Aristotles Poetics (Part 1)

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Aristotles Poetics (Part 1)

Postby BadgerJelly on January 1st, 2018, 12:25 am 

Taken from Aristotle's "Poetics" (Penguin Classics)

"We should begin, as is natural, by taking first principles first." - Aristotle, Poetics (1. Introduction)

Aristotle starts with the subtitle of "2. Poetry as a Species of Imitation." Firstly I will point out the footnote for the term imitation.

From the Greek mimesis. Aristotle refers to Epic Poetry and its various forms including tragedy, comedy, and dithyrambic poetry, and for music of pipe and lyre, all together as imitations.

Direct quote from footnote (for clarity):

The dithyramb was a kind of lyric poetry performed by a chorus. Pipe (aulos) and lyre (kithara) were the two most common forms of Greek wind and string instrument; the addition of the pan-pipes (syrinx) below implies general conception of instrumental music.


Please note the term chorus here; something I will look more closely at in the future.

Aristotle then goes on to say these types of "poetry" can be distinguished by three main points, MEDIUM, OBJECT and MODE.

What I ask you to take into consideration here is that by "poetry" we can take this to generally mean "literature" at large (art that makes use of language is how I would put it myself.) The kind of things Aristotle talks about are generally more similar to theatrical performances taken on by certain means; through music, dance, and use of props. He is essentially examining how to create a popular and engaging narrative and the structure of these narratives (you can even look at this as a handbook for the literary critic.)

Medium

Aristotle says

... the medium of imitation is rhythm, language and melody, but these may be employed either separately or in combination.


This means that thorough movement the dancer expresses emotions, through words the orator expresses emotions, and through music the musician expresses emotion. In some the term "language" is more readily applicable and concrete. For example with words the language is clear to all and captured in speech, yet melody plays a smaller part here compared to the shifting of moods brought about by the melody of music.

Note here that "dialogue" is not poetry. A lecture is not poetry. Here Aristotle is talking about a particular scope of worded language and the work of "Poetics" itself is not a work of poetry; but it necessarily will display a certain form that purposefully tries not to "imitate". The "art" appeals to the universal nature of emotion where the work of intellect appeals to structures at large.

These, then, are what I mean by differences between the arts in the medium of imitation.


The spiritual term of "medium" springs to mind here. In this way it could be of use to think of the "medium" more as the "mediator" between the event and the audience. The place of "audience" here is a very interesting one to consider, because today the poem is often taken up where the reader is both audience and mediator. The reader of text has to be both "reader" and "listener".

Object

Those who imitate, imitate agents; and these must be either admirable or inferior.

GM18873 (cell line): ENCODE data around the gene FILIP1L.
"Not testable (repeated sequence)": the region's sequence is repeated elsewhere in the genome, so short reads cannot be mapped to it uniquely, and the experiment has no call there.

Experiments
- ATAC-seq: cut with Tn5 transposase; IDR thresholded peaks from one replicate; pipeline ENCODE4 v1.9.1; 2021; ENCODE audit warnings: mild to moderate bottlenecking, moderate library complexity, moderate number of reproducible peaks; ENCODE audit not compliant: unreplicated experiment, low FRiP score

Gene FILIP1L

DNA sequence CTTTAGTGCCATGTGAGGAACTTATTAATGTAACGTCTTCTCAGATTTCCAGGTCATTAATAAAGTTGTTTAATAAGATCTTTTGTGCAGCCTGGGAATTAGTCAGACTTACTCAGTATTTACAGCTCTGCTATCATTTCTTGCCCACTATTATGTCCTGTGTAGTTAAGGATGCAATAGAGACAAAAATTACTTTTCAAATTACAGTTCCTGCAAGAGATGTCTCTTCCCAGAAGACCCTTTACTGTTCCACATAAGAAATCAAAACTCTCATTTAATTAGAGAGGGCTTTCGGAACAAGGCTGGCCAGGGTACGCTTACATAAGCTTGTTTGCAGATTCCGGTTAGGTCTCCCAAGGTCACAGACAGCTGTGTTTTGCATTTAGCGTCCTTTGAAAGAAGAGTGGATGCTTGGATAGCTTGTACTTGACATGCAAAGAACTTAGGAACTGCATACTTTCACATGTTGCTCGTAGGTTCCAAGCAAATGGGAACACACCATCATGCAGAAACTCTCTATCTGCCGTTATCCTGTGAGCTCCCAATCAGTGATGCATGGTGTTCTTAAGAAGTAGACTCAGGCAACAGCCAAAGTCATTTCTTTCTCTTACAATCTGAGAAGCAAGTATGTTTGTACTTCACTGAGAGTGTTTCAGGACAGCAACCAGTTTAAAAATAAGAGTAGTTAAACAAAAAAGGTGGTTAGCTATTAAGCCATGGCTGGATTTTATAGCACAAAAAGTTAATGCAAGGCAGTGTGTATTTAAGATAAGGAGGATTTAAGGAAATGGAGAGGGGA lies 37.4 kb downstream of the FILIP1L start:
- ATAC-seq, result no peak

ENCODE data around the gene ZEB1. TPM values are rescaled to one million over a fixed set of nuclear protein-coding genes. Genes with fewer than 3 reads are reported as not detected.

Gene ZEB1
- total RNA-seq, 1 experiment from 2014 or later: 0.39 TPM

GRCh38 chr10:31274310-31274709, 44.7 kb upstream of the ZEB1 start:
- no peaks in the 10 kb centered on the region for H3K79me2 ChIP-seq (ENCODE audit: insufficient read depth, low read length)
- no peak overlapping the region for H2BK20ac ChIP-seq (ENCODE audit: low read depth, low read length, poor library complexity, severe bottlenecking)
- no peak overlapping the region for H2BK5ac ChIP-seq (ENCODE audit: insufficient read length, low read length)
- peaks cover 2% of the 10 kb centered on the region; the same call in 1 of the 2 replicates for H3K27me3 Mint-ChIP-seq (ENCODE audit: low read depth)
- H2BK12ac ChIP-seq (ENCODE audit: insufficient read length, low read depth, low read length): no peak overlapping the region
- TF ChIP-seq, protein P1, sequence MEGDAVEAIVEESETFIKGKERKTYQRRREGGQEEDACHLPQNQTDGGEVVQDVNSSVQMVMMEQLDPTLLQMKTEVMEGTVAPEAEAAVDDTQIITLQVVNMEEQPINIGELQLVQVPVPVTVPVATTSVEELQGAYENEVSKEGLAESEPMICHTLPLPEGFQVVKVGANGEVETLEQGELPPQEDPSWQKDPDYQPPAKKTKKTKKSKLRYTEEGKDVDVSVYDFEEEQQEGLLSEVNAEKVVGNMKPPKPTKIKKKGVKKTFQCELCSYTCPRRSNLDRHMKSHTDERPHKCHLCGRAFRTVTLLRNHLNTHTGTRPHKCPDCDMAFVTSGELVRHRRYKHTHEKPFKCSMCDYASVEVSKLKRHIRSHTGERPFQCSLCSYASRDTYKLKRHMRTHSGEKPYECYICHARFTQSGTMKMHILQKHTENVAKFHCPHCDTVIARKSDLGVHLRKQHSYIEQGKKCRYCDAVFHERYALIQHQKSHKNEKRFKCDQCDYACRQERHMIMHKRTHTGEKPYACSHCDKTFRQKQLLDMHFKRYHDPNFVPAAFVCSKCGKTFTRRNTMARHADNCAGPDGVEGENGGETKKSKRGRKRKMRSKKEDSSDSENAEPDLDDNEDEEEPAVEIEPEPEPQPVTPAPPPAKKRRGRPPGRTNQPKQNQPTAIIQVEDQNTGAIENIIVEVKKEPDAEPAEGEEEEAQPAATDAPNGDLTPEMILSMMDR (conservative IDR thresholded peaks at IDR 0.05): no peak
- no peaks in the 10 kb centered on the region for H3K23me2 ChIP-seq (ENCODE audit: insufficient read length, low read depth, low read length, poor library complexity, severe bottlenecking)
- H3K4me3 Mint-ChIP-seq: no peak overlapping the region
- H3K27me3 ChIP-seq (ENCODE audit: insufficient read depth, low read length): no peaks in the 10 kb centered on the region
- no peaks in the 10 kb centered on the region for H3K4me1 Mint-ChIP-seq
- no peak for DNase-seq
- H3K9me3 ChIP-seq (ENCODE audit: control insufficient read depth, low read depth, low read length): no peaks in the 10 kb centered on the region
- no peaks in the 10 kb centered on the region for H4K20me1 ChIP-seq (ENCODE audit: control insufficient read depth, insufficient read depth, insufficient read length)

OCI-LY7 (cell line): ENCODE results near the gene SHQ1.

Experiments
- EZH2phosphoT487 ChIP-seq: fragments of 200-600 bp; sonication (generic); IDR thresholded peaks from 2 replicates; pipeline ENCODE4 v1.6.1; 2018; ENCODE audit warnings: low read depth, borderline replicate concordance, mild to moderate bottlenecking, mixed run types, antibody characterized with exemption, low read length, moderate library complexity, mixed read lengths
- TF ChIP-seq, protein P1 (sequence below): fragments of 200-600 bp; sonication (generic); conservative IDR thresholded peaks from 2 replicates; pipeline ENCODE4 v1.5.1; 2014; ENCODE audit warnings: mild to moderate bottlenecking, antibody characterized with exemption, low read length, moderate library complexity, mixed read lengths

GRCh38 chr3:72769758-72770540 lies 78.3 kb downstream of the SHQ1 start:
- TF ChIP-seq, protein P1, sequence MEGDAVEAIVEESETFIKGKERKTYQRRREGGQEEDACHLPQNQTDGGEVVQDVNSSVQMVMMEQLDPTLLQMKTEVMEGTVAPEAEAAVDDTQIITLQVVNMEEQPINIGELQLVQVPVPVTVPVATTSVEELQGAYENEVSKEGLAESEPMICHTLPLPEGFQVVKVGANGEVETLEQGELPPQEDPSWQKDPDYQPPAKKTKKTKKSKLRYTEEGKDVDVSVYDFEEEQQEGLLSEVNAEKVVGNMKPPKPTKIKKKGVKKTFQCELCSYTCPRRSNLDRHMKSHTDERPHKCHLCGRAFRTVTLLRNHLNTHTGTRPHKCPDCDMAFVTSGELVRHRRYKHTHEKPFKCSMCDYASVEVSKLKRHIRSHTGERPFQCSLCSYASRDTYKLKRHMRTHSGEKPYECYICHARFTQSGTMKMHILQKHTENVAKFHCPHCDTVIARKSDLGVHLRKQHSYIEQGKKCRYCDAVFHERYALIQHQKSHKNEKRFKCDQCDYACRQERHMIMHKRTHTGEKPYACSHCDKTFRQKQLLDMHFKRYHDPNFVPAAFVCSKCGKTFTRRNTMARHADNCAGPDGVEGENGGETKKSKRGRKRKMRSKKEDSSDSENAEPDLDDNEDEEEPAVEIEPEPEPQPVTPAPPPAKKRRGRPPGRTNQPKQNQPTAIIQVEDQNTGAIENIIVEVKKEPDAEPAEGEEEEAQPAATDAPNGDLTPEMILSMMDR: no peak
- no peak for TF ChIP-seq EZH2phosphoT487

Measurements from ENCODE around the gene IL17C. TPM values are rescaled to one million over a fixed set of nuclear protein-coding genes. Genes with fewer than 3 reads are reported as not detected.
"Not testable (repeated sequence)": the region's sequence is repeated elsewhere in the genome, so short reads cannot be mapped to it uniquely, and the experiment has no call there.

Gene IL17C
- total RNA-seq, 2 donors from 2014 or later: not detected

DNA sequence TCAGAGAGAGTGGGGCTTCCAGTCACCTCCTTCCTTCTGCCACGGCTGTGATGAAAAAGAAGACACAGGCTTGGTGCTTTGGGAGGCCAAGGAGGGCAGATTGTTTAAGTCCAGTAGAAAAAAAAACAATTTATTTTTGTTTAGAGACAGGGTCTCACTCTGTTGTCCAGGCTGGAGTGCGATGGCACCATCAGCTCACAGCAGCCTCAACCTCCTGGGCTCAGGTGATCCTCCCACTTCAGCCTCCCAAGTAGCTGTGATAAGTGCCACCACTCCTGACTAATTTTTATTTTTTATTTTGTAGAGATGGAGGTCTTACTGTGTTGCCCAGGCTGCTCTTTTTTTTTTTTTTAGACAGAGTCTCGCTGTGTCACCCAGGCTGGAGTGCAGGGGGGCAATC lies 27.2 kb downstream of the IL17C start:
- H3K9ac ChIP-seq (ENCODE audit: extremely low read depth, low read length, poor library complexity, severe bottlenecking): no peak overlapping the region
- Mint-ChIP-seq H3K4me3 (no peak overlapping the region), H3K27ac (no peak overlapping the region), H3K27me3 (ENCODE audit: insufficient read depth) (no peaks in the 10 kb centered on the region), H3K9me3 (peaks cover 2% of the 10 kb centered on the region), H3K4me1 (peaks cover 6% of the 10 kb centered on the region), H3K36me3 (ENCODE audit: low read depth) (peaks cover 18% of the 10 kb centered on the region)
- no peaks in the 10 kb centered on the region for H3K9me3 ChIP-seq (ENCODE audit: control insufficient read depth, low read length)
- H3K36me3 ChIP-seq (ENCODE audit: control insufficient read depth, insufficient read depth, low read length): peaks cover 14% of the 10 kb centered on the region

Characters like us and unlike us. Heroes and villains. In tragedy they imitate admirable characters and in comedy inferior characters.

So the "object" seems to be the general "character" of the work, not necessarily an actor, be rather the "manner" of the art - positioned apparent to us as being of "better character" or "worse character".

I have a hard time understanding what is meant by Aristotle when he says "object." He seems to be talking about the "emotional object" of the art, rather than any particular modern idea of genre; this is because the emotional theme of some piece of art can be brought to us by either comedic or tragic means (meaning that a movie genre today does not distinguish between the "character" of the movie, between what is "better" or "worse".)

In some way I am a little inclined to view this as the "moral objective" by how Aristotle talks about "better" and "worse" people.

Mode

The way the "objects" can be imitated. This appears to me to be the "mood of presentation"; but it is hard to understand what exactly Aristotle meant here in a way that is applicable to all art forms (but keep in mind his intent was only to look at Poetry.)

The view is he meant how the narrative was presented. Given that at the time there would often be a running commentary and in plays the actors would perform and the narrator would give a running commentary of the action. in this way we see the "chorus" come in to play as part of the "narration", as a moving part of the "commentary" conveying mood and atmosphere thorugh the "language" of dance and music.

I am purposely stretching the example given because Aristotle is dealing only with the artistry of Poetry not anything lke a modern ballet where no words are uttered at all. Such a display would be set apart from the Poetics.

What is curious fo rme is that the musicians or dancers could well be thought of as being "narrators" for oratation of poetry that made no use of actors. The words conveyed would have motion narrated by dancers whilst the orator stood still.

note: I understand that there are various interpretation of this that pull from Aristotle's other works. I have taken the text at face value as best I could. I find these the three points quite vague compared to the rest of the text.